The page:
Info: Noise Study on Stellwagen Bank.

Michael Williamson (
Mon, 26 Jan 1996 09:06:16

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From: Michael Williamson <>
Subject: Info: Noise Study on Stellwagen Bank.
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Date: Thu, 25 Jan 1996 12:42:47 EST
From: SCHEIFEL@UConnVM.UConn.Edu
To: Multiple recipients of list MARMAM <MARMAM@UVVM.BITNET>
To the Community,
I thought that a few comments regarding the article in the Portland Press Heral
d concerning noise and whales in the Gulf of Maine might put things into perspe
ctive.  The article sounds a bit more frantic in some areas than it ought to be
.  The work was done in a very short time in only one location by a group of se
condary school students consequently it is very rudimentary and preliminary.
The article specifically targets fishing vessels when, in fact many other sourc
es of noise were included.  Nowhere in the article does it specify that the ani
mals dirctly inhabiting Stellwagen Bank were exhibiting any gross behaviours
that related to the noise.  One of the great problems with in-situ bioacoustics
is that there is literally no good way of determining whether a behaviour perfo
rmed by a specific animal is acoustically related.  Neverthless acoustic behavi
ours have been elicited and recorded in many areas of the world including Stell
wagen Bank on rare occasions.
Studies (performed by myself and others) do indicate that using an A-weighted s
cale and the conditions of background noise in Stellwagen Bank the human ear wo
uld undergo some short-term related damage; hence the OSHA standards for simila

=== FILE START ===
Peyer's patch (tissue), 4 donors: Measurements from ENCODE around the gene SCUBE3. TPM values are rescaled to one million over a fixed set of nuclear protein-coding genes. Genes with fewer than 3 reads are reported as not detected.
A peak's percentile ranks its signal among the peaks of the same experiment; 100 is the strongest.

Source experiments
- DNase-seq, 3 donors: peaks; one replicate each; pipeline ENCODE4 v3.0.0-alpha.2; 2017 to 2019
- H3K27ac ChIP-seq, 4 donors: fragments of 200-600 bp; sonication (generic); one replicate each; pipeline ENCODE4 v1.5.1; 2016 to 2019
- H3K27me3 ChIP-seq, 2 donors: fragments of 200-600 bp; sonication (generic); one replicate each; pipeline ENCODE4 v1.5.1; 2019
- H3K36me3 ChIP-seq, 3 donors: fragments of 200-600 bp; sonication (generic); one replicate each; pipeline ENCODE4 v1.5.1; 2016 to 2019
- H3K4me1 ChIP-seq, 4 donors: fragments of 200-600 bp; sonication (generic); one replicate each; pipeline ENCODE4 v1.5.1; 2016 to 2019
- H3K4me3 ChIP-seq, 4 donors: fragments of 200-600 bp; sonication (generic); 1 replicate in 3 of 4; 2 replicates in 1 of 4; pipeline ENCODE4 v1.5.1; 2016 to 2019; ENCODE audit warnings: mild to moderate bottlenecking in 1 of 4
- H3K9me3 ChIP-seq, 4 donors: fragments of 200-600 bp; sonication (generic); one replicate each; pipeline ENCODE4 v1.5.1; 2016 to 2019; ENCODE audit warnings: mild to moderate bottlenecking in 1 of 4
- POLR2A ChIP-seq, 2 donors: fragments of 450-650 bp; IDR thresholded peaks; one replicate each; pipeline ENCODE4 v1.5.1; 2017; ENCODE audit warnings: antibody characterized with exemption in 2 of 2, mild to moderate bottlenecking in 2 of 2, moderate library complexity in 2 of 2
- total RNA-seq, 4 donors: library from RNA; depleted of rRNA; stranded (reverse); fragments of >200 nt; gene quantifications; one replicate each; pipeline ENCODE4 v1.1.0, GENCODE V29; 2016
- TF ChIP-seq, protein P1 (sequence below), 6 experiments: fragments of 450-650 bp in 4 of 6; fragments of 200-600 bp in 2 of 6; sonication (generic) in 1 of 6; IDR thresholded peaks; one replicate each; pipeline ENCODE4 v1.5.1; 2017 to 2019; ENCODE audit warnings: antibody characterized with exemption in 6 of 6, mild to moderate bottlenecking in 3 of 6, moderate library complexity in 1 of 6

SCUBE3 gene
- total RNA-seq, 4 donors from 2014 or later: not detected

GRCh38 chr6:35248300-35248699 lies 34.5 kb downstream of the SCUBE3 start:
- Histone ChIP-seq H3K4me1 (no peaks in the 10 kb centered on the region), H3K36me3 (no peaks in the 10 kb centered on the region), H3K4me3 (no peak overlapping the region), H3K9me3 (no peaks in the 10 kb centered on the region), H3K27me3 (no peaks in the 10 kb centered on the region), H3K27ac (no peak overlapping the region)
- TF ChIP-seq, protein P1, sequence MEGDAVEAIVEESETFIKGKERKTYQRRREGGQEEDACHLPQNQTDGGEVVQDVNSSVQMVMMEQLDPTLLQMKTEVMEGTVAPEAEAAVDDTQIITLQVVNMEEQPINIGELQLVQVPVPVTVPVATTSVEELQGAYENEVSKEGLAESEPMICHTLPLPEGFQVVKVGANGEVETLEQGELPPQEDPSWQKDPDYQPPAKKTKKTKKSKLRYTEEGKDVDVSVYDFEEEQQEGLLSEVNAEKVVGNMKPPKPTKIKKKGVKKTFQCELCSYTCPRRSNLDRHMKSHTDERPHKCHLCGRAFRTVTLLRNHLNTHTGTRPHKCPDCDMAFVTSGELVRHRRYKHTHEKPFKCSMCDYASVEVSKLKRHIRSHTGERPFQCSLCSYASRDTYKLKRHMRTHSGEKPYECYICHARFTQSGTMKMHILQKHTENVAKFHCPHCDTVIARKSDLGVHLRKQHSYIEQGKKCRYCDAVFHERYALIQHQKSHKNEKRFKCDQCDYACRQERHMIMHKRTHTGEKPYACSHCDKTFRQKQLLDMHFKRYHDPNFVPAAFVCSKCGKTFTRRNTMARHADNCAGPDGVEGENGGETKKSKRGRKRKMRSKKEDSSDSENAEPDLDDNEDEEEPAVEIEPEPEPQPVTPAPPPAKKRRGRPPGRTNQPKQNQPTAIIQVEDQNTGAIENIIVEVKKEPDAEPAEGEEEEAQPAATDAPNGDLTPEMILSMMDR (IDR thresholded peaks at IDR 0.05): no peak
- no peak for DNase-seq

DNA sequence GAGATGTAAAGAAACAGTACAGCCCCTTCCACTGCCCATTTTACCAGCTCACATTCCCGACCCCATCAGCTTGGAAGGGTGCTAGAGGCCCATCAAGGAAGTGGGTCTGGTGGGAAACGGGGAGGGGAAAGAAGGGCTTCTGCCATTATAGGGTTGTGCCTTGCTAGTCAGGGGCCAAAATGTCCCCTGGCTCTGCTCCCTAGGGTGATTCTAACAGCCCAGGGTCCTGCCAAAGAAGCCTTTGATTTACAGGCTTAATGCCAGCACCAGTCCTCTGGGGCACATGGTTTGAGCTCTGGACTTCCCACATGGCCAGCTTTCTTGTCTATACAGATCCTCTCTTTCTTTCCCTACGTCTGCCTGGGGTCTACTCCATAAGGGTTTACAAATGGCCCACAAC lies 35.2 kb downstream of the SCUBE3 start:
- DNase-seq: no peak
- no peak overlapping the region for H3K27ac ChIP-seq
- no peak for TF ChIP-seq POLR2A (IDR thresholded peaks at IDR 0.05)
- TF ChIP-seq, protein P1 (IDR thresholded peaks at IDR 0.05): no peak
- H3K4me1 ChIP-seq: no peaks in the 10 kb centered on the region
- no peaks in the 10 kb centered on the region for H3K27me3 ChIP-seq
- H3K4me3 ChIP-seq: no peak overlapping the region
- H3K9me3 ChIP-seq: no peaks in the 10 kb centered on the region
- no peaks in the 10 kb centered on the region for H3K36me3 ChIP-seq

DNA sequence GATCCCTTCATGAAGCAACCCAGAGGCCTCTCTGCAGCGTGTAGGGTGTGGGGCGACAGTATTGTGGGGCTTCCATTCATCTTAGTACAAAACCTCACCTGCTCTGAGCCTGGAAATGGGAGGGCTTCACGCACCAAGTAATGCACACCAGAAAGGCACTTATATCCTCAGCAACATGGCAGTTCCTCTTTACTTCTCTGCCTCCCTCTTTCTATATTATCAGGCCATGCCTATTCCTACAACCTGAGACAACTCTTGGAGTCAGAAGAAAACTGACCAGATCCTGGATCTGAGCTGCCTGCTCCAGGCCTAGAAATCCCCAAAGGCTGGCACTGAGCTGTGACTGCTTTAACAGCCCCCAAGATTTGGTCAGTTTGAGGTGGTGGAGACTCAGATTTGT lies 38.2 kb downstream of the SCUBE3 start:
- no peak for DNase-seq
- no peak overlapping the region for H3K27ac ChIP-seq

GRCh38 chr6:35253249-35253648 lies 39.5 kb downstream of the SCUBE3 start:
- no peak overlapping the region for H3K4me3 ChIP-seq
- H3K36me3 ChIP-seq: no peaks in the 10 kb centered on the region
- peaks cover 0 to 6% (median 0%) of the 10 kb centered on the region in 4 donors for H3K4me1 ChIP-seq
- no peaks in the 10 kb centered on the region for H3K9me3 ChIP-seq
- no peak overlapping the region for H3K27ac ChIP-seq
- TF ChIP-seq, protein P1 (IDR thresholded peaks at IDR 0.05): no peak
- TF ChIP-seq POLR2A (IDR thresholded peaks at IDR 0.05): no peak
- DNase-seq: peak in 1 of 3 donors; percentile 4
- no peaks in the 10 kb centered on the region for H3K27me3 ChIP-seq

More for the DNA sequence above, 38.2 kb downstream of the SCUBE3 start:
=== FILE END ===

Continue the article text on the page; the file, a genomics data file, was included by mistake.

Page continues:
r noise levels in work places.  What makes this study unique is 1) the people p
erforming it and 2) the fact that they made some acceptable inferrences based u
pon human hearing versus that of cetaceans.
Finally (and perhaps most important) we should not become overly frantic in eit
her direction (that we are deafening the animals or not affecting them in any w
ay) until we learn more about 1) their specific hearing abilities,  2) what act
ual noise levels are in the acoustic environments in which they live,  3)wheth
er the environments are noise limited or reverberation limited,  4) whether the
y are specifically subject to noise that is persistant or transient, and 5) wha
t the specific hearing sensitivities are by species.
I don't believe that it is truly possible to determine with certainty whether a
ny marine mammal is sensitive or oblivious to background noise in the wild envi
ronment based upon alleged "acoustical behaviour" at present since the situatio
n cannot be adequately controlled to make those kinds of decisions.
Your discussion is delightful and welcomed.  We are continuing our studies of t
he effects of low frequency noise on cetaceans in the Gulf of Maine and the Sai
nt Lawrence estuary (here at the National Undersea Research Center at the Unive
rsity of Connecticut, Avery Point).
Peter M. Scheifele